The Canadian economy lost 5,700 jobs in January and the unemployment rate inched up to 7.2 per cent.
That’s worse than what economists were expecting — for the economy to add about 6,000 jobs during the month.
Statistics Canada reported Friday that fewer people were working in Alberta, Manitoba as well as Newfoundland and Labrador in January. Ontario was the lone province with an employment increase.
“Perhaps the greatest thing of note is that regional weakness in the energy dependent areas is being offset by regional strength in Ontario,” Scotiabank economist Derek Holt said in a note after the numbers came out.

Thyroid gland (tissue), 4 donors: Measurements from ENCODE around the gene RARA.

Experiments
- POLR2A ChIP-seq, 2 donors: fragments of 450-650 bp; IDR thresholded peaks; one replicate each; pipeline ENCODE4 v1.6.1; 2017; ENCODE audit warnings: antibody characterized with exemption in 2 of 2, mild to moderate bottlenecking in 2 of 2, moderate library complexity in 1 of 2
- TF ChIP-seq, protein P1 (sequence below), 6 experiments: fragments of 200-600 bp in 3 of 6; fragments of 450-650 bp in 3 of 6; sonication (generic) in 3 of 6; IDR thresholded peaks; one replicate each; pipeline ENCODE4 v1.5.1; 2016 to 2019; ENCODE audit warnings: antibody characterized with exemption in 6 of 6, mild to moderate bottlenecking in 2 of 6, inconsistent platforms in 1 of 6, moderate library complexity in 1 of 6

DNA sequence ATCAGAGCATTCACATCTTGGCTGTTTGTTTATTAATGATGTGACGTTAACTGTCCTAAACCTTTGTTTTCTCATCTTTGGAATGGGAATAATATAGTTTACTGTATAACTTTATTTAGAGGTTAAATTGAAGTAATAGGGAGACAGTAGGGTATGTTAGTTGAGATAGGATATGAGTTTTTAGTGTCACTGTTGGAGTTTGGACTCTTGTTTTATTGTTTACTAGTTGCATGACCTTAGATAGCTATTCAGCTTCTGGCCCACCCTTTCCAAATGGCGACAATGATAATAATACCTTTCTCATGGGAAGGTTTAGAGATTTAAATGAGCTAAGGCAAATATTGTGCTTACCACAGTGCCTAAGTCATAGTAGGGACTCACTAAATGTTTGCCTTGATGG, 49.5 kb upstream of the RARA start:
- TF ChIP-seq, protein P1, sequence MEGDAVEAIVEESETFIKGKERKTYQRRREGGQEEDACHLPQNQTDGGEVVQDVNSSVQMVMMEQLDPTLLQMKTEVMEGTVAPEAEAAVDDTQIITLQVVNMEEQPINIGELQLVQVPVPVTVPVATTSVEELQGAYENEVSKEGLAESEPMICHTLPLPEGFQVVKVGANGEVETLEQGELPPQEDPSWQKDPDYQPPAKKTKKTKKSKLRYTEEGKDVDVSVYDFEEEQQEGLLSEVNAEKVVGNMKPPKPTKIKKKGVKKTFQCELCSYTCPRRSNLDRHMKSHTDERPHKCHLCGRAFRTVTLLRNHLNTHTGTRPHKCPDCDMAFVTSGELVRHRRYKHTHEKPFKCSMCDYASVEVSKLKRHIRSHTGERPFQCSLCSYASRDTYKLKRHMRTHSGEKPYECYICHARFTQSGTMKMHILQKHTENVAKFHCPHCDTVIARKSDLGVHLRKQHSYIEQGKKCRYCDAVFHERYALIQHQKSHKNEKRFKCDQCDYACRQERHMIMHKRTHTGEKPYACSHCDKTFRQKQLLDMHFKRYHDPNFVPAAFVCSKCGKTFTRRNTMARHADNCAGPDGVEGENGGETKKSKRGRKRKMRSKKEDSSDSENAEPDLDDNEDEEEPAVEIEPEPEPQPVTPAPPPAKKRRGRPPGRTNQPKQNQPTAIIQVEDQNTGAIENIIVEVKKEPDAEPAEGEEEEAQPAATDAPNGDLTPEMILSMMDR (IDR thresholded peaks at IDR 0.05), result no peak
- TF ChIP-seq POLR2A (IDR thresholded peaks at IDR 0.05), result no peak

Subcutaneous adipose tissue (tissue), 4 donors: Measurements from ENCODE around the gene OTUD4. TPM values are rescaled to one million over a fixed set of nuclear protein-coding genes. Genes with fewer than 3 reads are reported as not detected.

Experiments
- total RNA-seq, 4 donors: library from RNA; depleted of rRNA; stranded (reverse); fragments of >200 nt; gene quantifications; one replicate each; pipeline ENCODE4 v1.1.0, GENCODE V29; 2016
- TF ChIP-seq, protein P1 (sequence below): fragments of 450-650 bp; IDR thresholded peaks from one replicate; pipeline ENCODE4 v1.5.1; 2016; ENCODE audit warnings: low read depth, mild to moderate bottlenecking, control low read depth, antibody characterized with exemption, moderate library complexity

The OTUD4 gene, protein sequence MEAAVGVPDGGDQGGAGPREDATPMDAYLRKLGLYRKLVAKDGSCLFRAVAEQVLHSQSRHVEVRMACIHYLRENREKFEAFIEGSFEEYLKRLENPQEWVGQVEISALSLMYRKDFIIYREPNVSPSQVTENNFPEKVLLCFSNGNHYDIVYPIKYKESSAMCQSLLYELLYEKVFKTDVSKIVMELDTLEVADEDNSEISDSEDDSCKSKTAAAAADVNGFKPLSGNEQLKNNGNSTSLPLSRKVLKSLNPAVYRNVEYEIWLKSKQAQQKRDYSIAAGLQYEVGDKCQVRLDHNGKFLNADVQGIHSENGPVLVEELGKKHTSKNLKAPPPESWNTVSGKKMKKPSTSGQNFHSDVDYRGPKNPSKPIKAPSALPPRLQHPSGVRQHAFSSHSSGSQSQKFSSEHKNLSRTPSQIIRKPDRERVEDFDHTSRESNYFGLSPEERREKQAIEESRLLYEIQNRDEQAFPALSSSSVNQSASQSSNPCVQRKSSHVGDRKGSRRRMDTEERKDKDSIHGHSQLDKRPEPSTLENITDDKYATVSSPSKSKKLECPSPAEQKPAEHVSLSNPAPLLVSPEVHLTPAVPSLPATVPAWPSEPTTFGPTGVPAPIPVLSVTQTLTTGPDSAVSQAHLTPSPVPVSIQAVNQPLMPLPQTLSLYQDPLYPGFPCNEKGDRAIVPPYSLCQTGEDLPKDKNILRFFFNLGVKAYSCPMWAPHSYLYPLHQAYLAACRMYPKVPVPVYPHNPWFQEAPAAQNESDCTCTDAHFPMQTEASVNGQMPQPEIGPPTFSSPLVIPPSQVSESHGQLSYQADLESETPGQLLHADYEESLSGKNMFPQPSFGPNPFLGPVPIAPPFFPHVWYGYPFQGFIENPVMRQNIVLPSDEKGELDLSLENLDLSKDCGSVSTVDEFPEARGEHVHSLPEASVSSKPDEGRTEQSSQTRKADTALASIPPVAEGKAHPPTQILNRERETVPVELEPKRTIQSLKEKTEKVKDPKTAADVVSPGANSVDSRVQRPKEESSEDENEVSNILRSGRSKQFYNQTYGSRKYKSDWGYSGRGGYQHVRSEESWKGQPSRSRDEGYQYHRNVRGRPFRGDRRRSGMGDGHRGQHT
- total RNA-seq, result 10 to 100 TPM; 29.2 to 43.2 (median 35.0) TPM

Alberta led the downside, with 10,000 fewer jobs.
Ontario added twice that many, with 20,000 new jobs created. In the past 12 months, Alberta has lost 35,000 jobs, while Ontario has added 100,000.
At 7.4 per cent, Alberta’s jobless rate is now at its highest level in almost 20 years, and is also now higher than the national average for the first time since 1988.
“This is a mild disappointment on Canadian job markets but nothing to get terribly excited over given the small magnitude of the decline and the mixed details,” Holt said.